I remember the clock ticking; I remember him scrambling.
They had a dinner at Cipriani at Grand Central Station to celebrate the closing, but it wasn't like the fete in the fall of 2003: This just didn't have the excitement and the optimism of when they closed on the GM Building. . . .
The GM Building!
What had they done?
Harry had risked his biggest trophy, his most prized possession, the building that, for him, was so much more than bricks and mortar; it was the cocoon that had changed him from a caterpillar into a butterfly. He'd also risked his personal fortune—and Peter Briger surely knew, as he extracted the promissory note with a personal guarantee, that if it came down to it and Harry couldn't repay the $1.2 billion plus interest within a year, Harry would have to choose between the two. Which would he forfeit? The building, which, at Fortress's valuation of $2.8 billion didn't cover his obligations since it had debt of $1.9 billion on it? Or his personal assets—his houses, his boats, Linda's art?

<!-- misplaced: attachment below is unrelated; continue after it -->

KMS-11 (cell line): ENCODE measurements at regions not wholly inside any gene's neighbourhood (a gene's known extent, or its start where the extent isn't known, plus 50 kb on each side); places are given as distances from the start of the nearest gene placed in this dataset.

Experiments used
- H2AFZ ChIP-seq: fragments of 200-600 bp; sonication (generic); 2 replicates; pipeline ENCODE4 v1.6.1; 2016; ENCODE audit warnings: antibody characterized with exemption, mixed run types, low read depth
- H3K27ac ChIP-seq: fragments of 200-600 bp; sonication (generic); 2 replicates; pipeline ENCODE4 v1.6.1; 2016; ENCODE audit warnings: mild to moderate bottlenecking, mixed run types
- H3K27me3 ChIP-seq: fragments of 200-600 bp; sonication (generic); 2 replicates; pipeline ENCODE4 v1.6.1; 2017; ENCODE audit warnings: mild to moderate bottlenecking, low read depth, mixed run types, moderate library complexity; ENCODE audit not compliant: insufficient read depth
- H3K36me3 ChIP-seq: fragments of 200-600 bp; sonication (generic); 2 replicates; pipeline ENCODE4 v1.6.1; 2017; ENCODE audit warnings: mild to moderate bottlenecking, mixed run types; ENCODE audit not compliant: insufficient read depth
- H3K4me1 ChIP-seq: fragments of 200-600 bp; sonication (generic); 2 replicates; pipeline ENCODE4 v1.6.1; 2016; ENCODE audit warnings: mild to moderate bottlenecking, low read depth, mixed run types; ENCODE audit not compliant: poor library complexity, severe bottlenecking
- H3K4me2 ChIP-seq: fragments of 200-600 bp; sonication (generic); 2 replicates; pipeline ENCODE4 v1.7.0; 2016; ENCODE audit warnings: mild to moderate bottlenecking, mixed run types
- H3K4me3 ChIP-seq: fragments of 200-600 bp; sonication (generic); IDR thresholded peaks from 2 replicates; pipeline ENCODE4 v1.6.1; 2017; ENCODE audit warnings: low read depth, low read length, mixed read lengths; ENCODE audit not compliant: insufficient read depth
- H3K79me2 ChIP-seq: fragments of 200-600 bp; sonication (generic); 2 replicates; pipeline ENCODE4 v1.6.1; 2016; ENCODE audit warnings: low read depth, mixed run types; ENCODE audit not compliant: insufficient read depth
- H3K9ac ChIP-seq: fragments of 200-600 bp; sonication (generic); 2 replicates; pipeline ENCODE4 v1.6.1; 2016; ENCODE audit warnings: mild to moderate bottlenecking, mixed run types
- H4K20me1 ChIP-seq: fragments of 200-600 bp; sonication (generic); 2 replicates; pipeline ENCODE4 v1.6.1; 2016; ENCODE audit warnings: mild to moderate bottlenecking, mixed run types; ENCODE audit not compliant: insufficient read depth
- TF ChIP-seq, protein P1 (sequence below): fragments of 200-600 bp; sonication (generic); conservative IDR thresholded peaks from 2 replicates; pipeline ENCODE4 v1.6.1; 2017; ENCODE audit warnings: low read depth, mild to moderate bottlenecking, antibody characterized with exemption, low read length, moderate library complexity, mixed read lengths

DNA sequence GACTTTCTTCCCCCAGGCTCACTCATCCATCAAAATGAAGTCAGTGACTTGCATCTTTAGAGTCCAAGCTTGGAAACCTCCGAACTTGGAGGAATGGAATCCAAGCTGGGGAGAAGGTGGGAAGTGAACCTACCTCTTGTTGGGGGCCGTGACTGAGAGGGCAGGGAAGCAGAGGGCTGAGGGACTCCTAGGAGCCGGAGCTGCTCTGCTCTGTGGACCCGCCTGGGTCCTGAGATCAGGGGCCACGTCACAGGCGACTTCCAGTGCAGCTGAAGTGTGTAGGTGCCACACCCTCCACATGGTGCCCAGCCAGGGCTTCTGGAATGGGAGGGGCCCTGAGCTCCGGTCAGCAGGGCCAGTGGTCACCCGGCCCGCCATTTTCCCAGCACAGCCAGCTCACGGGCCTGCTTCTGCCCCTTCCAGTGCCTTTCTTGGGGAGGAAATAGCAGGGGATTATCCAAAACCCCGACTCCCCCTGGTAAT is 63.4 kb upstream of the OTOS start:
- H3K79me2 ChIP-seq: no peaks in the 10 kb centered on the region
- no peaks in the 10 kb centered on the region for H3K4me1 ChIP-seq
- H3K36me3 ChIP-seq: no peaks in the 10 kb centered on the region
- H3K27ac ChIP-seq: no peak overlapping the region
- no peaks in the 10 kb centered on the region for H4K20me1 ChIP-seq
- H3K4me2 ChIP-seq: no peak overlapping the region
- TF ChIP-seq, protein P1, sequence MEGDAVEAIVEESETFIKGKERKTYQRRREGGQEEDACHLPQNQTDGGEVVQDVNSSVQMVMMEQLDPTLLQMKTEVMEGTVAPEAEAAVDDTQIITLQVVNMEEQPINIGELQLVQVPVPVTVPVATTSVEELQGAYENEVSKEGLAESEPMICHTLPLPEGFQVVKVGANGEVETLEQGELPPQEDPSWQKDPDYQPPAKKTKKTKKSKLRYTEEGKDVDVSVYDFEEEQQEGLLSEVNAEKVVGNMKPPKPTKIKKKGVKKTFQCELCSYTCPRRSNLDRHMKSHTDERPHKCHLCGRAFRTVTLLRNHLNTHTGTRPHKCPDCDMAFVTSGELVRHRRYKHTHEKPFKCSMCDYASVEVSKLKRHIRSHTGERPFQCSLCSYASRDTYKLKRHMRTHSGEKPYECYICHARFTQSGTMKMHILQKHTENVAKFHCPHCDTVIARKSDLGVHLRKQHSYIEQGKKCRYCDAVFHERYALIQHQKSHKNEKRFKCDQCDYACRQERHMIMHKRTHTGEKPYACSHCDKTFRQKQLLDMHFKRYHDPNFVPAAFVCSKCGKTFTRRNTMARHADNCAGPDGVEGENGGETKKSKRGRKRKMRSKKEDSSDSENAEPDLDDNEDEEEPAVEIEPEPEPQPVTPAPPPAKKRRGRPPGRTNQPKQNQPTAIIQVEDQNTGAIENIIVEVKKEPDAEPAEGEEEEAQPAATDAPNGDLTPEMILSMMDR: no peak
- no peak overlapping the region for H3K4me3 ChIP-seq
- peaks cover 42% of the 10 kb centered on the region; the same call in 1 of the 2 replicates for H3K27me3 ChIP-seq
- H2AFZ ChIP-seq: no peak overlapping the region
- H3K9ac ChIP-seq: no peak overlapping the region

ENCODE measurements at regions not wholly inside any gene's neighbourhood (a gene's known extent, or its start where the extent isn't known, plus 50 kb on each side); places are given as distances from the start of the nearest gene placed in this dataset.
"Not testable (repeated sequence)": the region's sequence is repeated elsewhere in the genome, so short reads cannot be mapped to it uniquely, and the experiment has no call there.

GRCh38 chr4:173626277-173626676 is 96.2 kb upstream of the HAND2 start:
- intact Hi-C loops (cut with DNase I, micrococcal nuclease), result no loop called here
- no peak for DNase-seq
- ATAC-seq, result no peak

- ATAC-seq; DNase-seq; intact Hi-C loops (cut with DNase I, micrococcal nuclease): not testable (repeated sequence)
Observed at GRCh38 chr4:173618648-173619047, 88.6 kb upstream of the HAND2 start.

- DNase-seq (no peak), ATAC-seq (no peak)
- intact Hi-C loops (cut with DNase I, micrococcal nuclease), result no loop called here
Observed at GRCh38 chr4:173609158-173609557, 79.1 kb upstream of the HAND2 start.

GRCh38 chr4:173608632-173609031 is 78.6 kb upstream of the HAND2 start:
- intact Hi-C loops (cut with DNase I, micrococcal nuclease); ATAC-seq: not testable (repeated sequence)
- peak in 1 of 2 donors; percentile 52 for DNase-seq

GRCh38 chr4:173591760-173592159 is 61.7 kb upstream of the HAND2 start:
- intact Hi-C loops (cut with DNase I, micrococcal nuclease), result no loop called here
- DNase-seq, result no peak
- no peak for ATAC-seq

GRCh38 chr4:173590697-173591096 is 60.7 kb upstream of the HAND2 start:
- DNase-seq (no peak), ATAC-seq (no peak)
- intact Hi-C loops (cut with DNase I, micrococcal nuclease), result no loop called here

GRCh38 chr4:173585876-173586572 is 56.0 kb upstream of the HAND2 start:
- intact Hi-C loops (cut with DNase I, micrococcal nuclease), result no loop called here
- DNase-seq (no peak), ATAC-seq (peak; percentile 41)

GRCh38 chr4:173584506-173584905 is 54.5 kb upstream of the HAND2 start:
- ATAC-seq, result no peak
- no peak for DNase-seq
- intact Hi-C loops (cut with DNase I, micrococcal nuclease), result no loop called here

Rob Sorin reflected: “Maybe people just didn't want to admit that and say, ‘Oh God, what did we just do? Did we really close a $7 billion deal in nine days or whatever it was?
“If you think of it that way, you'd ask, ‘Are you crazy?’”
■ ■ ■
The next day, Horowitz sat with Harry and Billy in the Macklowe offices. “Okay, so we bought [the EOP assets]. Now what do we do?” he asked.
Would Harry sell his new purchases? There ...